The other situation in which recalling negative events is fetishised is in the realm of talking therapies. Now I am not by any means contesting the idea that unpleasant experiences have significant psychological effects, nor that discussing the former may help to resolve the latter. I certainly don’t want to be unfair towards the psychological profession, which contains many wise and thoughtful people. However, at a time when I was rather emotionally vulnerable I did spend a few sessions with a counsellor who, in good faith, really wanted me to dwell on the negatives of my (really very happy) childhood. I always left in floods of tears. If she had asked me to tell her some happy memories I could have convulsed myself with laughter. Eventually she decided I was too much of a hard nut to crack.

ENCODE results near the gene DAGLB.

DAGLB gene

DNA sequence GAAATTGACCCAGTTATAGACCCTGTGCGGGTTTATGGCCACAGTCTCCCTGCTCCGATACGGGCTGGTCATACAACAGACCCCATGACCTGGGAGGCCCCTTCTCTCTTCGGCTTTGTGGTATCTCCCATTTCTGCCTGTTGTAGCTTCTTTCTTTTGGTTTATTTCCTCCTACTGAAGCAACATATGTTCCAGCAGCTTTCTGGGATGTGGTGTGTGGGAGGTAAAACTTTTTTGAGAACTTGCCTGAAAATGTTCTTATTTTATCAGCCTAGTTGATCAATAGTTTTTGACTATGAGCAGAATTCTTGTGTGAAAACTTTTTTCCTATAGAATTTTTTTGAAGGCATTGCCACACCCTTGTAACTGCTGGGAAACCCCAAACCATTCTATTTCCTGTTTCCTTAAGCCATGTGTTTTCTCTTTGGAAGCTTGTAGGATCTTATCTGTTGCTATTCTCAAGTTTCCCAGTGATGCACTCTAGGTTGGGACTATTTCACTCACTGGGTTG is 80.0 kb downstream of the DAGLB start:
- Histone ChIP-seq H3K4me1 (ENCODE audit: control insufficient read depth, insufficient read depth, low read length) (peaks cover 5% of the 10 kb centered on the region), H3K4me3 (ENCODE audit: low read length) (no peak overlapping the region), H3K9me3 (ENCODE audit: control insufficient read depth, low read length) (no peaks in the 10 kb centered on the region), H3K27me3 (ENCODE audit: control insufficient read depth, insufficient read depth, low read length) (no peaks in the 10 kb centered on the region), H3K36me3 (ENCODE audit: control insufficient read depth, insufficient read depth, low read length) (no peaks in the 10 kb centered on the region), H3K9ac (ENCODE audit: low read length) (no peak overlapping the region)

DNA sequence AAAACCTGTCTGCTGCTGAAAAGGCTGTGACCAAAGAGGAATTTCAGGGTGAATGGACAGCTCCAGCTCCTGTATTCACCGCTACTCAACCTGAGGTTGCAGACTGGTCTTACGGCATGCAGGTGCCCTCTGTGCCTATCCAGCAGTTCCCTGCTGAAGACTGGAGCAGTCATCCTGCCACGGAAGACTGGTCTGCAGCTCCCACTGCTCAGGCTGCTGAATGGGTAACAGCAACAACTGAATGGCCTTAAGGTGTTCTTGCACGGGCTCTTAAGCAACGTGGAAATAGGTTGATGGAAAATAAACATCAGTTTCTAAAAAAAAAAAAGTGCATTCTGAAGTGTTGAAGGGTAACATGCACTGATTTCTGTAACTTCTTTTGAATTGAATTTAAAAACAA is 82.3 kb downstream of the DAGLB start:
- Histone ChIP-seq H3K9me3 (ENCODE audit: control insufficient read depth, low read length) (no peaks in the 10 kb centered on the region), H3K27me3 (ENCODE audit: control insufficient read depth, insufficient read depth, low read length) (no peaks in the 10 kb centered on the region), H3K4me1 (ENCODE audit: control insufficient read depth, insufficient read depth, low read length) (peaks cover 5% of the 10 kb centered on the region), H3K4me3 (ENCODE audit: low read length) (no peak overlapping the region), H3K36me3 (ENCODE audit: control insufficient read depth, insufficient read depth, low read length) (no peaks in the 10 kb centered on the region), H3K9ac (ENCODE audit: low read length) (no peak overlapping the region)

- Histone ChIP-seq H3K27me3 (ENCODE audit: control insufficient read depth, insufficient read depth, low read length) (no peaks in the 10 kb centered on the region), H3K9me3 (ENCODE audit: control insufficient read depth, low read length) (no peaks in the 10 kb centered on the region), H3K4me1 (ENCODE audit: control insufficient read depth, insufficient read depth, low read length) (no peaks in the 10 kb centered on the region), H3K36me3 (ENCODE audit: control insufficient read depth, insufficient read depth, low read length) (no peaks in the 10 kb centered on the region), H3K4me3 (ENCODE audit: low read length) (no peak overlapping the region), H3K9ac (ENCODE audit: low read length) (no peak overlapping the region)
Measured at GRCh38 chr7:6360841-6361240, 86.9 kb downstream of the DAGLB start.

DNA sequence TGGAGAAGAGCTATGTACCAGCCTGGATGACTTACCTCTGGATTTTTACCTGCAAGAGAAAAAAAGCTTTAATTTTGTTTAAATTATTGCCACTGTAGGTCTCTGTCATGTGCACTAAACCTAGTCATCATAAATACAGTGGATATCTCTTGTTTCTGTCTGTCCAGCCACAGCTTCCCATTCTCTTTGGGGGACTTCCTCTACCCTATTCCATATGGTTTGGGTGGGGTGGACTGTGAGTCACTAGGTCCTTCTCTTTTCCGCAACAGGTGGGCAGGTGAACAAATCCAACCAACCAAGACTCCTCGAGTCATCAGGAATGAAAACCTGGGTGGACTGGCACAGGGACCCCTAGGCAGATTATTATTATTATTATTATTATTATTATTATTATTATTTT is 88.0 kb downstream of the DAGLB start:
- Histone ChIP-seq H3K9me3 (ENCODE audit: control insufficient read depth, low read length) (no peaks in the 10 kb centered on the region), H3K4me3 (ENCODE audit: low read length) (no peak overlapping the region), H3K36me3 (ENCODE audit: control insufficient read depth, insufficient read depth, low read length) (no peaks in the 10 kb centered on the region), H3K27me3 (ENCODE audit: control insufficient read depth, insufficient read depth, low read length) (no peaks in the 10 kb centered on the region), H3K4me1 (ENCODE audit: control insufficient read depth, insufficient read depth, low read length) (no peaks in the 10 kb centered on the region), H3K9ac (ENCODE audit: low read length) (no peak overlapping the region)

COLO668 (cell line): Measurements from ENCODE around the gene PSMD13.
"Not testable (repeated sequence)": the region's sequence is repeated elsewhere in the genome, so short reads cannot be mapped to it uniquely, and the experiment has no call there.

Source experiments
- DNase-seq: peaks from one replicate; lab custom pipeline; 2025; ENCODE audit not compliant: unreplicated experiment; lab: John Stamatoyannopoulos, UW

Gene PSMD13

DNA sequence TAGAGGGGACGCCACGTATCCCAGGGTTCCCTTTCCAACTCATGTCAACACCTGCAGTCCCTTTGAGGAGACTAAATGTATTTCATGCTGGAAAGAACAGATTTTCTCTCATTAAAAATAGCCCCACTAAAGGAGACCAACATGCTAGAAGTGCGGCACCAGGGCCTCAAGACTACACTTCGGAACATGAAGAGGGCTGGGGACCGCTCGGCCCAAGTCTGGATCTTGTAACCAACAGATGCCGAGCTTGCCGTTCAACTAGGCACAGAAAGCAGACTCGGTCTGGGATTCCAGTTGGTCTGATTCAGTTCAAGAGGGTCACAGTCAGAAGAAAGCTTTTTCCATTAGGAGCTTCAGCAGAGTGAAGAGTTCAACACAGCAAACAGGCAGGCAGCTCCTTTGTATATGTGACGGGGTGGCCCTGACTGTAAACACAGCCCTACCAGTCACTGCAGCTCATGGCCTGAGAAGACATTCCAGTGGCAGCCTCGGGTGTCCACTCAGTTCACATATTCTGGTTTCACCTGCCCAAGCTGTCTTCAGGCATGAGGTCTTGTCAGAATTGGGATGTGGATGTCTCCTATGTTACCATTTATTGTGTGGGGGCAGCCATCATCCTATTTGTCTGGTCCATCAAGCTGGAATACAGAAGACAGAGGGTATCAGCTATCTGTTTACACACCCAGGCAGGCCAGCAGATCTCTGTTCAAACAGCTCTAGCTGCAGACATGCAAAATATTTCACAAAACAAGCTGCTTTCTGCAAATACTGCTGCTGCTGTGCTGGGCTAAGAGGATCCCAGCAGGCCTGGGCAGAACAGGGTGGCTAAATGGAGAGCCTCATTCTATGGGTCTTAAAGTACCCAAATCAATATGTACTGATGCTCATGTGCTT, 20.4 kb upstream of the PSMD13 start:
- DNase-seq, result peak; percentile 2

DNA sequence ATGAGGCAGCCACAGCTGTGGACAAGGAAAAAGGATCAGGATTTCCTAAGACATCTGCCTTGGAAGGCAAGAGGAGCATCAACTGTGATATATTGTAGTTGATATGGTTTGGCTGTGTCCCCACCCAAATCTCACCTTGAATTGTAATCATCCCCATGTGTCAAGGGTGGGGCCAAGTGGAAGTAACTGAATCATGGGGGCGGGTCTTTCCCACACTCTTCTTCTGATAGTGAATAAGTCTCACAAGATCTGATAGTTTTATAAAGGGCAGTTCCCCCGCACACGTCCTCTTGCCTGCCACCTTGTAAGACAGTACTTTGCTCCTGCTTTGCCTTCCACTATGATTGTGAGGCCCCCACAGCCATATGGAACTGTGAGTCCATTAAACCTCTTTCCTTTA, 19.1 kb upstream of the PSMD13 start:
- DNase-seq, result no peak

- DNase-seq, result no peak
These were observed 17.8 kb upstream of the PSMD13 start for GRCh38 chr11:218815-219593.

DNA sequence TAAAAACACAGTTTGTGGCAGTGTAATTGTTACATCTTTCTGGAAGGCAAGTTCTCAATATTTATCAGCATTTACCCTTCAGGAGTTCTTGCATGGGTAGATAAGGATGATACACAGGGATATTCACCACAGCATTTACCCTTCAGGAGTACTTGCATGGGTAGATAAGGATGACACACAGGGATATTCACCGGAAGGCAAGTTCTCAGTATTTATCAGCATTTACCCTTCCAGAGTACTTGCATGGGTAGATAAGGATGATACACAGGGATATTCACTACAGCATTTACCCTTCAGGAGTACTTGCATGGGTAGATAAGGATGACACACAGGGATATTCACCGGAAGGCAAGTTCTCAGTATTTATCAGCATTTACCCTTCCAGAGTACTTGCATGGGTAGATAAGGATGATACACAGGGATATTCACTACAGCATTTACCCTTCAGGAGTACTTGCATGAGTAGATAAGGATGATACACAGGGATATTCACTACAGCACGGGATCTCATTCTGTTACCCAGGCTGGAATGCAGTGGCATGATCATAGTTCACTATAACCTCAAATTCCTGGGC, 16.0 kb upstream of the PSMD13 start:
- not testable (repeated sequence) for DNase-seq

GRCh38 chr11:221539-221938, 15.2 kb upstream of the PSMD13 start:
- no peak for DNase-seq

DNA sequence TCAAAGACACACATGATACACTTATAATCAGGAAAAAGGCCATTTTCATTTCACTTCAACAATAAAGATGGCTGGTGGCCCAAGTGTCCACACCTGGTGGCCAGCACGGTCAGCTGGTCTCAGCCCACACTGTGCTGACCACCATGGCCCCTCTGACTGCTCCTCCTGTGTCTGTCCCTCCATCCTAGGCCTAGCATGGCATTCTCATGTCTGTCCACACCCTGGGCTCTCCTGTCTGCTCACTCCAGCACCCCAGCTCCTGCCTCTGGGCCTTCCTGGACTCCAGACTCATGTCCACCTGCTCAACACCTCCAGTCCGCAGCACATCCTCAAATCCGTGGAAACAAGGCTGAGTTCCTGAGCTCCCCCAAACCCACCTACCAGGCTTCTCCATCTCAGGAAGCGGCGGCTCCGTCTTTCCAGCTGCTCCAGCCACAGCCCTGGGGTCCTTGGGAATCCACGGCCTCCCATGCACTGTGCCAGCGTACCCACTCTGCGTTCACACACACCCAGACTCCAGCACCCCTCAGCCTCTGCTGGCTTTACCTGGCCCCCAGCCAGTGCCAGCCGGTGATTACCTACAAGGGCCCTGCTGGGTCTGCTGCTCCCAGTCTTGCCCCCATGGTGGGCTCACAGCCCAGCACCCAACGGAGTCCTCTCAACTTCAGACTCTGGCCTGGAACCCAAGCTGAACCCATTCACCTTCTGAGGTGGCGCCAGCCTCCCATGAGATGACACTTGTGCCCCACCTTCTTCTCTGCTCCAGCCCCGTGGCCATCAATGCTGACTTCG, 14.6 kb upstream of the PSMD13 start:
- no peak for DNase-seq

Of course, had my childhood been traumatic it would have been appropriate for her to have coaxed me to discuss it. But in that circumstance, surely, the memories of that trauma, however repressed, would still be active. Likewise, Remembrance Day in 1919 was a solace for the survivors, and relatives of the victims, of a national catastrophe whose effects were still painful and vivid. People did not need a special day to prompt them to remember the war. People needed a special day to acknowledge the fact that they were remembering it already. Nor would the mourners at any memorial service have actually forgotten the subject of it since his or her death.